Thursday, May 05, 2005

Day 25 in the NICU

Today is 'Thanks-Mommies Day' at Janie's school, or at least that's how she describes it. I'll be going there this afternoon for tea. She says they will sing us songs, serve us tea, and give us a present. It's one of my favorite days at her school.

The other day I had to call the ostomy supply company. They needed my Visa card to ship Jack's order of supplies. The customer service operator asked what company we used to use for supplies and I answered none since he's a newborn. She then commented, "How sad."

I don't need her editorial. I look at Jack and he is so sweet and beautiful, and he is stubborn and fiesty and lovey and snuggly and so easy to love. He is not sad. It is sad that he's had to go through this and sad that we can't bring him home, but he is not sad.

I was furious and upset and set off driving to the hospital to see him. Almost all the way there I remembered that I forgot to drop off Janie's lunch. Oh crap! I had to turn around drive all the way back. When I got there it was 30 minutes after lunch had started so all the kids were done. And there was Janie, sitting at the table with her hands together with the biggest smile when she saw me walk in. She had been sitting there the whole lunch waiting for me. The teachers had offered her other food but she refused saying that I was on my way. Can you imagine if I had completely forgotten? Scarred for life! As an apology, I brought McDonalds so her and I sat together and ate our Happy Meals. All the other kids surrounded her. "My Mom buys me McDonalds." "Can I have a french fry?" "Did you get a toy?" "How come you get McDonalds?" She was a sudden celebrity and as the commercial says, she was loving it. The next morning when she woke up she asked if I could do it again.

For Jack the results of the halter came back good with only 8 abherrent beats in the 24 hours. They want to continue to watch him for a few days just to make sure it's controlled, but he wasn't leaving anyway because of the antibiotics. His diagnosis for his heart is called Atrial Ectopic Tachycardia (AET) which is a type of SVT (fast irregular heartbeats) but narrows down the location in the heart. From what I understand his heart is producing some extra electrical impulses. AET is somewhat rare, harder to control than other types of SVTs, and he may not outgrow it. Everything is a wait and see. My discharge orders will be to check his heart several times a day with the stethescope to watch for the fast rhythms. The thing is, he doesn't have any symptoms while he's doing it. He can actually sleep through it. This means his heart is strong, but also means that I will be paranoid as heck always listening to his heart. He can go for hours with this and be okay, but I just know that I'll be a big scared freak.

We were hoping to get him home early on home health but that's not to be. We have home health benefits through our insurance company, but they won't do it with a peripheral IV, only a deep line. We do not want him to have another deep line. The deep line goes to his heart which we do not want irritated, and it was in the deep line where the infection started which caused him to need these antibiotics. And a deep line is so invasive. So he will be there through probably Tuesday just finishing up these antibiotics.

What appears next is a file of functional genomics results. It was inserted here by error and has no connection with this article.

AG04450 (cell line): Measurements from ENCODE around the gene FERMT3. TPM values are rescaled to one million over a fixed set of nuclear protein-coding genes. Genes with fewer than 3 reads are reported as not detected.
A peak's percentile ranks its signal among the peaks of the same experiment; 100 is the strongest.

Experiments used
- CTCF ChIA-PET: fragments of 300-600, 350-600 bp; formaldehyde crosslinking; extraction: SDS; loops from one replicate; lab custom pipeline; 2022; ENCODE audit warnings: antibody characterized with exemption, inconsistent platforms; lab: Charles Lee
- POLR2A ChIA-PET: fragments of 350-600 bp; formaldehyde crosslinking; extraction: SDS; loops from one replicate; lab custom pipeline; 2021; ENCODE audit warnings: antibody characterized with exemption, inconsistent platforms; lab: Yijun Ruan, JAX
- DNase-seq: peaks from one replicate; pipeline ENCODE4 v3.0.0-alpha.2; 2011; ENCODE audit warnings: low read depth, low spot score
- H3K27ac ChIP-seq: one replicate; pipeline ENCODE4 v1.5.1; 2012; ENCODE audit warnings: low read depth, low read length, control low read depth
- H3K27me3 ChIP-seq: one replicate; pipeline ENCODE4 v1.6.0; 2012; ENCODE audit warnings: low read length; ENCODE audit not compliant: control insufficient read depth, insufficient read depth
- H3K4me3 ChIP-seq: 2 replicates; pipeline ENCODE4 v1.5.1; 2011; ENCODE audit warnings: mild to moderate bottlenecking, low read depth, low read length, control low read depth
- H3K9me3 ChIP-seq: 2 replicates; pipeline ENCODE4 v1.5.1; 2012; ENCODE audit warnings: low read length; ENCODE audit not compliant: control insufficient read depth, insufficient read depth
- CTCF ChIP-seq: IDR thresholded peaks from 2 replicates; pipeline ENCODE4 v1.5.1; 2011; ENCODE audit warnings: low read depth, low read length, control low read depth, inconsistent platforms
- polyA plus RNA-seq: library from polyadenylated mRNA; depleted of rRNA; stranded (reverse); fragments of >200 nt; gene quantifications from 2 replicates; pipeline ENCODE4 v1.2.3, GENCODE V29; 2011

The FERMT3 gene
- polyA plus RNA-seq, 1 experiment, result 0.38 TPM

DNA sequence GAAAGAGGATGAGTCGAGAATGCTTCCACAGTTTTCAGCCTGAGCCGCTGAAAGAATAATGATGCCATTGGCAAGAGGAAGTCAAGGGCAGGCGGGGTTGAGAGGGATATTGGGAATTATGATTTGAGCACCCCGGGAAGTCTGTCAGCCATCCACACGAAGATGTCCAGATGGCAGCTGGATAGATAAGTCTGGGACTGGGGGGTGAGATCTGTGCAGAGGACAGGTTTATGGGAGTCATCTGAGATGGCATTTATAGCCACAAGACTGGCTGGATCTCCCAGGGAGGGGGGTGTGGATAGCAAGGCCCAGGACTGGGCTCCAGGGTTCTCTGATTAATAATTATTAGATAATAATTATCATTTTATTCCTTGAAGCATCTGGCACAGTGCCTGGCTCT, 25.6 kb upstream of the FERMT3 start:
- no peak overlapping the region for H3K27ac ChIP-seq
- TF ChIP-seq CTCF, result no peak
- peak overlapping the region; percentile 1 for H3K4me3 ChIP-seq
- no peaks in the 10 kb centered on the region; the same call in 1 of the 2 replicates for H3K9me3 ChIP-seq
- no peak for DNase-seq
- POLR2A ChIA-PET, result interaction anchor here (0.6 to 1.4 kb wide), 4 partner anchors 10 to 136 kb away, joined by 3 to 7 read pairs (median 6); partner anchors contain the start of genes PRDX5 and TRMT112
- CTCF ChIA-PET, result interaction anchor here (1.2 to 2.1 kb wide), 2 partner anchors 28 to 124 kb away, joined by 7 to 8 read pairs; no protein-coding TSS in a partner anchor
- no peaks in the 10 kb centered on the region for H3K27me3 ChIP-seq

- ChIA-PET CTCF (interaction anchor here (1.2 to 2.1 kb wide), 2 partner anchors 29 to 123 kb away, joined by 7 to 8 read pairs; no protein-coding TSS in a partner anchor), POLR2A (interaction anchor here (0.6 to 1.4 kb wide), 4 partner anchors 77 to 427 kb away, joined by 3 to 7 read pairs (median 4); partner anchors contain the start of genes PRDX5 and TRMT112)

I've been getting to know some of the mothers in the NICU. We can talk about our babies issues and our same frustrations and we can also glory in each other's babies. We can look past the wires and tubes and just see the baby. And we see each other every day. We have our post-baby weight and our no fuss hair and maternity clothes. We complain about pumping and we are happy and a little jealous of those who get to take their babies home. We also try to figure out how to juggle our lives with the NICU. I'm lucky in that I work from home. For those who don't, they're trying to figure out how to take more time off when their baby comes home, and how to find childcare for a baby with special needs.

Yet I want to get the heck out of the NICU. I want to bring him home more than anything. In the NICU, to get something to eat I've got to put him down, go downstairs, overpay in the cafeteria for bad food, eat it down there, come back upstairs, and scrub back in up to my elbows. If he were home I'd just carry him into the kitchen and grab something to eat while I hold him. In the NICU, if he falls asleep while I'm holding him, I can either put him down or keep rocking him but I cannot fall asleep. At home him and I could snuggle and nap together (co-sleeping). I'd also like to feed him whenever I want. In the NICU, to feed him I have to take him into the mother's room or pull the screens around to try to get some semblance of privacy. Some mothers don't, but I'm just not that comfortable with pulling the boobie out in the open. Jack's bed is near a walkway between NICUs so there's a lot of traffic. At home I can whip it out whenever he wants. And no more pumping or waking up super engorged. And of course I'd like to see my baby without driving 45 minutes. It's a lot closer than some parents have to come to visit their baby, but I'd rather he be in our home, always just right there.

Patience, I have no patience.

He turned a month old yesterday. I feel like not only is my maternity leave slipping away, but I'm losing all my newborn baby time. I wanted to spend this time with him, leisurely loving him and taking care of him. Time feels like it's racing past and I'm not going to get that time.

I'm kind of a sad sap today aren't I? I don't think so, it just comes out when I start writing sometimes. Really I'm looking forward to my tea with Janie.

I try to keep my sense of humor. When we were in San Francisco on Sunday I forgot to bring my handpump. I got so engorged that I felt like I would explode. During lunch I went into the bathroom and behind the stall door I worked on hand-expressing my milk into tissue. It was a long, tedious process but I learned what Falker in Meet the Parents said was true. You can milk anything with nipples.

22 Comments:

Anonymous Wrin said...

Not to be contradictory but in defense of the ones who forgot to tell you when your baby could go home, someone may have told you they could go home on antibiotics while he still had the deep line in, not realizing that the line was infected and if they pulled it out a peripheral line is only "good" for a few days with constant care and attention, and thusly you cannot go home with it. It's also easy to forget that parents don't know you can't just go home with an IV. It's also easy to forget to pass on to the person covering you that you told the parents the kid could go home on X day. You are usually more concerned with passing on vitals and other statistics.